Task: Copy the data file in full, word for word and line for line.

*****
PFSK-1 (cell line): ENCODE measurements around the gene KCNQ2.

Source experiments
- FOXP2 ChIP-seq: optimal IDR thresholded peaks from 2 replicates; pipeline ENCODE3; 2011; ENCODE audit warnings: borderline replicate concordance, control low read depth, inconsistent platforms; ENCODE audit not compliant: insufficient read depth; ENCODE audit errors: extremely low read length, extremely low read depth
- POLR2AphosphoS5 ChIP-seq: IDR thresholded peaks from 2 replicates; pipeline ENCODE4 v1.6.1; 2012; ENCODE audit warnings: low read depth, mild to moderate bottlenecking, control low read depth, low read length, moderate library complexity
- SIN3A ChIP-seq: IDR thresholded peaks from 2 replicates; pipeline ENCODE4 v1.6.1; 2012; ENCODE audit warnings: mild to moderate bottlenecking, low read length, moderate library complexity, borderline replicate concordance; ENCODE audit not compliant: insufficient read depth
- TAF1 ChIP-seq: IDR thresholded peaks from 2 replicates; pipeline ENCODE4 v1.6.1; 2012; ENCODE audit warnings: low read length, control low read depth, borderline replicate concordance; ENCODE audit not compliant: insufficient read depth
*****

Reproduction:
PFSK-1 (cell line): ENCODE measurements around the gene KCNQ2.

Source experiments
- FOXP2 ChIP-seq: optimal IDR thresholded peaks from 2 replicates; pipeline ENCODE3; 2011; ENCODE audit warnings: borderline replicate concordance, control low read depth, inconsistent platforms; ENCODE audit not compliant: insufficient read depth; ENCODE audit errors: extremely low read length, extremely low read depth
- POLR2AphosphoS5 ChIP-seq: IDR thresholded peaks from 2 replicates; pipeline ENCODE4 v1.6.1; 2012; ENCODE audit warnings: low read depth, mild to moderate bottlenecking, control low read depth, low read length, moderate library complexity
- SIN3A ChIP-seq: IDR thresholded peaks from 2 replicates; pipeline ENCODE4 v1.6.1; 2012; ENCODE audit warnings: mild to moderate bottlenecking, low read length, moderate library complexity, borderline replicate concordance; ENCODE audit not compliant: insufficient read depth
- TAF1 ChIP-seq: IDR thresholded peaks from 2 replicates; pipeline ENCODE4 v1.6.1; 2012; ENCODE audit warnings: low read length, control low read depth, borderline replicate concordance; ENCODE audit not compliant: insufficient read depth